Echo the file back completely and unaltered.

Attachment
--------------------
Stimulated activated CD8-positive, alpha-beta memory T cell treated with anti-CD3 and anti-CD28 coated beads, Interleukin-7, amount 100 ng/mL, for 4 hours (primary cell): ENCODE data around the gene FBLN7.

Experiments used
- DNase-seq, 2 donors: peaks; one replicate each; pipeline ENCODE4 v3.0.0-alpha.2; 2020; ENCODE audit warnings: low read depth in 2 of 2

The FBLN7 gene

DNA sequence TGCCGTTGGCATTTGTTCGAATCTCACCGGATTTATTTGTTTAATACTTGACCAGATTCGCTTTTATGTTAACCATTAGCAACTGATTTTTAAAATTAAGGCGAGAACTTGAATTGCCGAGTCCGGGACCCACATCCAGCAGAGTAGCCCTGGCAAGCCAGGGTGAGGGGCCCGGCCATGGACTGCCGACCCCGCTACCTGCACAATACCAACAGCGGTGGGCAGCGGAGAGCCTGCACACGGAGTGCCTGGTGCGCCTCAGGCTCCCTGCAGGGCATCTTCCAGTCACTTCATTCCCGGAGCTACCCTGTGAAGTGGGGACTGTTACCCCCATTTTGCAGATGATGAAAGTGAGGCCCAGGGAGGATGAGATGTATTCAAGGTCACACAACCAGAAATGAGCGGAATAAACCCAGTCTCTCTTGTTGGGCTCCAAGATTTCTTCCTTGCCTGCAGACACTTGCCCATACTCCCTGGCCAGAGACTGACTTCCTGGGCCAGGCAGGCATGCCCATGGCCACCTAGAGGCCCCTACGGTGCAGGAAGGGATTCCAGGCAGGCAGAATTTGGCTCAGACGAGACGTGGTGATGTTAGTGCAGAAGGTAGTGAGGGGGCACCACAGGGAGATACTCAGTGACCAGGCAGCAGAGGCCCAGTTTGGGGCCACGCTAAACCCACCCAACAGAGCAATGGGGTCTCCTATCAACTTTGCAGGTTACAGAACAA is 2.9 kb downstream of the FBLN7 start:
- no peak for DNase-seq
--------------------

Stimulated activated CD8-positive, alpha-beta memory T cell treated with anti-CD3 and anti-CD28 coated beads, Interleukin-7, amount 100 ng/mL, for 4 hours (primary cell): ENCODE data around the gene FBLN7.

Experiments used
- DNase-seq, 2 donors: peaks; one replicate each; pipeline ENCODE4 v3.0.0-alpha.2; 2020; ENCODE audit warnings: low read depth in 2 of 2

The FBLN7 gene

DNA sequence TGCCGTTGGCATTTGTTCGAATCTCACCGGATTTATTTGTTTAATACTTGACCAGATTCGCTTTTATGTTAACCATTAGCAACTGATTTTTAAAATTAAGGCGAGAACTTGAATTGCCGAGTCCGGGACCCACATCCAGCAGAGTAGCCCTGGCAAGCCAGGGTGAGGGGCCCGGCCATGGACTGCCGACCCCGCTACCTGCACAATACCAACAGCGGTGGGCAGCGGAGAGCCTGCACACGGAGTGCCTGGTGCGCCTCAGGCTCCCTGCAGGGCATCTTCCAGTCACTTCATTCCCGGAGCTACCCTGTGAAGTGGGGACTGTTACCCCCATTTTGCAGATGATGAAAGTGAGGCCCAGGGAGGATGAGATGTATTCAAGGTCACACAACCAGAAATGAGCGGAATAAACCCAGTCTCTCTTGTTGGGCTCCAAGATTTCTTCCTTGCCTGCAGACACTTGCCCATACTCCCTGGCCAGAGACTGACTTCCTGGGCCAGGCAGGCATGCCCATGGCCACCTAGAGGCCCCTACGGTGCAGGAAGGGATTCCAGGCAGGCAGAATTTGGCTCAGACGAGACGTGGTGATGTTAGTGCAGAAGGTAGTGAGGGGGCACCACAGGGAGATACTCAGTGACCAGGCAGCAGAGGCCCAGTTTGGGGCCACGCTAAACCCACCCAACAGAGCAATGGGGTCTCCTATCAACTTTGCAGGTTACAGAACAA is 2.9 kb downstream of the FBLN7 start:
- no peak for DNase-seq